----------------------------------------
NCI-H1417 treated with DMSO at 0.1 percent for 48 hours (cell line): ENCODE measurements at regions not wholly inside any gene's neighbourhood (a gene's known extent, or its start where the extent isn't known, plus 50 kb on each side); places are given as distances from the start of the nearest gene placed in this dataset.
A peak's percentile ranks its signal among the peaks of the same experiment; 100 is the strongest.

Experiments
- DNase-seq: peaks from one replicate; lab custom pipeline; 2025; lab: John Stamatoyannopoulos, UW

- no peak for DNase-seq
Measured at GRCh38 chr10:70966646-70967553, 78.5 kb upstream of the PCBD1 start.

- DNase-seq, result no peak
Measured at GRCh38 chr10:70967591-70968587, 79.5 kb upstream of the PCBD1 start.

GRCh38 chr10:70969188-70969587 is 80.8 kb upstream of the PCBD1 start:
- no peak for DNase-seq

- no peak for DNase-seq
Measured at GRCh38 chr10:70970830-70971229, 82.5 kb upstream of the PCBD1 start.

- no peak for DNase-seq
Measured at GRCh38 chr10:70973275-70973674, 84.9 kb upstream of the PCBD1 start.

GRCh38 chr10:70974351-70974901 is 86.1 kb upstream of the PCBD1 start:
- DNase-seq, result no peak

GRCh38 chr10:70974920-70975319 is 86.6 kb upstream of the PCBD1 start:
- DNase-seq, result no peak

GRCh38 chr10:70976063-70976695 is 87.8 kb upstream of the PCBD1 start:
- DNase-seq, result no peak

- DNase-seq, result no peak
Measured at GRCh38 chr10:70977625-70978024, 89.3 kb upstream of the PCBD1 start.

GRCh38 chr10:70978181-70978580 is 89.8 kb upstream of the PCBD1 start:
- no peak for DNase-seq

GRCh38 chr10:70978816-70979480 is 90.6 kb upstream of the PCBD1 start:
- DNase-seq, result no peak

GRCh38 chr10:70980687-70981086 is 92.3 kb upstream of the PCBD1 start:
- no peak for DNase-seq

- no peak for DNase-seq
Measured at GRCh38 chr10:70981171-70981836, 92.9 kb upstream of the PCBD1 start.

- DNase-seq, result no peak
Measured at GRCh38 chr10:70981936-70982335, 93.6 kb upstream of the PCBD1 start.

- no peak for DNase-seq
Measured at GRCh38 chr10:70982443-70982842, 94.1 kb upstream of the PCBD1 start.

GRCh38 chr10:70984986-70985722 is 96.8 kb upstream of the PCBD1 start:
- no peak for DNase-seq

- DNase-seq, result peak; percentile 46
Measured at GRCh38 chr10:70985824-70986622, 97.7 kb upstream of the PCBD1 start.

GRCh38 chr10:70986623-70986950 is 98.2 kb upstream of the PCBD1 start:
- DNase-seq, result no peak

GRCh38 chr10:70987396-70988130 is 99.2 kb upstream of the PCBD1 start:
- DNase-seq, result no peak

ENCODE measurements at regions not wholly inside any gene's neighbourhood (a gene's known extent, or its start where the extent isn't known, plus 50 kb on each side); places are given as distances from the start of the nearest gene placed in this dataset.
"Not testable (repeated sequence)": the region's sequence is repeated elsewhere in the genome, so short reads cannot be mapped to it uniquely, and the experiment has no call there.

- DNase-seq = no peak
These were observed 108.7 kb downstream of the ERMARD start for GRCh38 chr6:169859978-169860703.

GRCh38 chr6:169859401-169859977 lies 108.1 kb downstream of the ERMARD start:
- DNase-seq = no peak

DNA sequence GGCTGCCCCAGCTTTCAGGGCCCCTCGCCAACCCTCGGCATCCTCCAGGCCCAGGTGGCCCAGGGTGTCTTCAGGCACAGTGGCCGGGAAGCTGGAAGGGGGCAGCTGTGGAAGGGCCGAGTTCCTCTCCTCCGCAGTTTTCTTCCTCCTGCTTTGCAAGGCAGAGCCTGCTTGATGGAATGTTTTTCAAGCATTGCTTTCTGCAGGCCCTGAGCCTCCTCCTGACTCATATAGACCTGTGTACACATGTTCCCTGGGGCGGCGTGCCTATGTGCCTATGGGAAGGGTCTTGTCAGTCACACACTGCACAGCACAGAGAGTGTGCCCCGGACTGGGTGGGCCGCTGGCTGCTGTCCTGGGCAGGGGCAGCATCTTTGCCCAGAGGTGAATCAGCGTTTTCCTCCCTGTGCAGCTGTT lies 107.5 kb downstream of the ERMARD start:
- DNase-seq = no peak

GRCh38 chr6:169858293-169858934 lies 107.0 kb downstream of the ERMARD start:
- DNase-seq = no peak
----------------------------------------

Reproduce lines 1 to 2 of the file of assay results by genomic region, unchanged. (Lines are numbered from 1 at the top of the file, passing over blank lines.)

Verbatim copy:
NCI-H1417 treated with DMSO at 0.1 percent for 48 hours (cell line): ENCODE measurements at regions not wholly inside any gene's neighbourhood (a gene's known extent, or its start where the extent isn't known, plus 50 kb on each side); places are given as distances from the start of the nearest gene placed in this dataset.
A peak's percentile ranks its signal among the peaks of the same experiment; 100 is the strongest.